from Wiktionary, Creative Commons Attribution/Share-Alike License
- n. The large spiral shell of several species of sea conch, much used in making bangles, especially Turbinella pyrum.
- v. To eat noisily; to champ or chomp
from the GNU version of the Collaborative International Dictionary of English
- n. The East Indian name for the large spiral shell of several species of sea conch much used in making bangles, esp. Turbinella pyrum. Called also chank shell.
from The Century Dictionary and Cyclopedia
- n. The chough, or red-legged crow, Pyrrhocorax graculus.
- n. The most generally known species of the family Turbinellidæ, Turbinella pyrum.
Sorry, no etymologies found.
Speaking of the "chank" shell, that is the name given in the East Indies to certain varieties of the _voluta gravis_, fished up by divers in the
On Valentines Day I heard a band playing that chanky-chank mixtec music, and firecrackers going off, and the bells ringing madly at the church around the corner – It was a neighborhood fiesta.
Notable among these was Ta-chank-pee Ho-tank-a, or His War Club Speaks Loud, who foretold a year in advance the details of a great war-party against the Ojibways.
Thumb setting to work again, they heard very clearly the coins ringing, chink, chank, as they struck one against the other.
And when a pounded away at a shoe, and her young arm going like a flail -- chink, chank -- chink, chank -- and th 'white spatters o' hot iron flying this way and that from th 'anvil, meseemed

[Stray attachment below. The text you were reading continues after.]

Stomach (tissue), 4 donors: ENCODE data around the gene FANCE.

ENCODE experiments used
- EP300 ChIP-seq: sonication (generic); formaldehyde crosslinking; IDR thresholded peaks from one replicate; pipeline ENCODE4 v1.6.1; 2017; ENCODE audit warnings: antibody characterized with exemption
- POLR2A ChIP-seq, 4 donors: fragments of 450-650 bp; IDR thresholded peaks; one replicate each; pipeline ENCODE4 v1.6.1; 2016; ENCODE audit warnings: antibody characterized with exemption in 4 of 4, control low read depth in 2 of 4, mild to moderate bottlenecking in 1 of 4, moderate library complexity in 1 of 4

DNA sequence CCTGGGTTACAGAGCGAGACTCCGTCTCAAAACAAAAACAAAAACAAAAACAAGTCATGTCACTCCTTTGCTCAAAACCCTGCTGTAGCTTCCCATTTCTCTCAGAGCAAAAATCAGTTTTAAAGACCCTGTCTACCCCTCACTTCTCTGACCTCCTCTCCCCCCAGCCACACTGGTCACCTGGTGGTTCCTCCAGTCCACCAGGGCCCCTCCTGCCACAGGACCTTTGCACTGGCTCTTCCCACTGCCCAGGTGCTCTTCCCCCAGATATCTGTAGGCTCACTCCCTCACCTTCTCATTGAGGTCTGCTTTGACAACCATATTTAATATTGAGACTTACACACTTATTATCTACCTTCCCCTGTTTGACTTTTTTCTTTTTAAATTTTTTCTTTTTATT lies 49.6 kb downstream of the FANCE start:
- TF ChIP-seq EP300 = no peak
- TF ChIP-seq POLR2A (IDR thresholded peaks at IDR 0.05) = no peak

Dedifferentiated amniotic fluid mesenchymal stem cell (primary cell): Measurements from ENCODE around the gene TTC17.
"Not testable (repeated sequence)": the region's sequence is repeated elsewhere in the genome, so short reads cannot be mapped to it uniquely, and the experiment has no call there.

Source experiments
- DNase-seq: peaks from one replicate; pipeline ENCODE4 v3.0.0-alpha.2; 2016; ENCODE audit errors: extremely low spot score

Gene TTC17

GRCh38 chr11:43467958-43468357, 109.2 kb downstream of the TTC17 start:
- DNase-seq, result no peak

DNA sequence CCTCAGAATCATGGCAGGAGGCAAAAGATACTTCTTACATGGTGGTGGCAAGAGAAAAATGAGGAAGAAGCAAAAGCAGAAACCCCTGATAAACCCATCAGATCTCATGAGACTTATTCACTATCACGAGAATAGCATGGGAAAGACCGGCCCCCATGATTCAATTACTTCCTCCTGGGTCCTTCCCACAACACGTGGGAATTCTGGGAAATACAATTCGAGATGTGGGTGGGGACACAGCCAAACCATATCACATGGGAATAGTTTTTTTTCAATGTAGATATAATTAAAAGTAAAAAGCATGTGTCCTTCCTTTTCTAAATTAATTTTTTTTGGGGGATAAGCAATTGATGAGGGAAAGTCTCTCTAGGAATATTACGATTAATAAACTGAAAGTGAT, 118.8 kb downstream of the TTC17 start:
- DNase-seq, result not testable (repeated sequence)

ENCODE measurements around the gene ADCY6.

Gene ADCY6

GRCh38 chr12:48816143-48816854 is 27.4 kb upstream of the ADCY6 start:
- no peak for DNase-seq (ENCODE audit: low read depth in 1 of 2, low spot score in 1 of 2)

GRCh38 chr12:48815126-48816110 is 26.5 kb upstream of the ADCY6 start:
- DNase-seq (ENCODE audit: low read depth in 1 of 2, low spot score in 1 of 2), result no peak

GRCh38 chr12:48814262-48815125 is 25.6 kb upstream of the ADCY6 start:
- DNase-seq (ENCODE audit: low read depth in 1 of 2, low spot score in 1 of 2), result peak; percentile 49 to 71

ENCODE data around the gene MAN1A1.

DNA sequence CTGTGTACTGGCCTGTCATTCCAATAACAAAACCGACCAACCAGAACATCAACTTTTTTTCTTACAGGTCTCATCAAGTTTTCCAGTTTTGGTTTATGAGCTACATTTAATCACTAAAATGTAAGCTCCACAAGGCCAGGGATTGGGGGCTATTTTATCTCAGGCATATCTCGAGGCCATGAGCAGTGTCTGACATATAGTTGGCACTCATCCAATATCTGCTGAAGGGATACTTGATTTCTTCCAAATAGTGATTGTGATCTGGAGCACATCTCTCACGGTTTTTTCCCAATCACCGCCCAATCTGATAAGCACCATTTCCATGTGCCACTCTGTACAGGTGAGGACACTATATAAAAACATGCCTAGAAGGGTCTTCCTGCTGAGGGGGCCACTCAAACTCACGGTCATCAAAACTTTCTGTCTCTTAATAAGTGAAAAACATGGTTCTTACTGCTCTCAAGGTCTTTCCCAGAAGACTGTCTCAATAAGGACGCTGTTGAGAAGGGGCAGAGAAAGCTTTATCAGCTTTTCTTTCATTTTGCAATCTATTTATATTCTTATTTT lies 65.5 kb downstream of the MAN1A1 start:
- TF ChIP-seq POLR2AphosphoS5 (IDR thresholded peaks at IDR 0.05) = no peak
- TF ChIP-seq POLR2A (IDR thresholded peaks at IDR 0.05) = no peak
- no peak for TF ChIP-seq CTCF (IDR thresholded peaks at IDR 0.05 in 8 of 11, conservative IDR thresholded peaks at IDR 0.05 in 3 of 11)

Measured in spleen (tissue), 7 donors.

"I do declar ', it sets me plumb catawampus ter hev ter listen ter them blacksmiths, up yander ter thar shop, at thar everlastin' chink - chank an 'chink-chank, considerin' the tales I hearn 'bout 'em, when I war down ter the quiltin 'at M'ria's house in the Cove."
Buddhists, by pouring upon his forehead consecrated water from a chank-shell.
Speaking of the “chank” shell, that is the name given in the East Indies to certain varieties of the voluta gravis, fished up by divers in the Gulf of Manaar, on the northwest coast of Ceylon.
The king, his courtiers, and the chief priests being gathered round him, thanksgiving is offered up; and then the lordly beast is knighted, after the ancient manner of the Buddhists, by pouring upon his forehead consecrated water from a chank-shell.
Next he waved mysteriously a few gold coins, then dropped twenty-one drops of cold water out of a jewelled shell, [Footnote: The conch, or chank shell] and finally, muttering something in Sanskrit, and placing in my hand a small silk bag containing a title of nobility and the number and description of the roods of lands pertaining to it, bade me rise, “Chow Khoon Crue Yai”!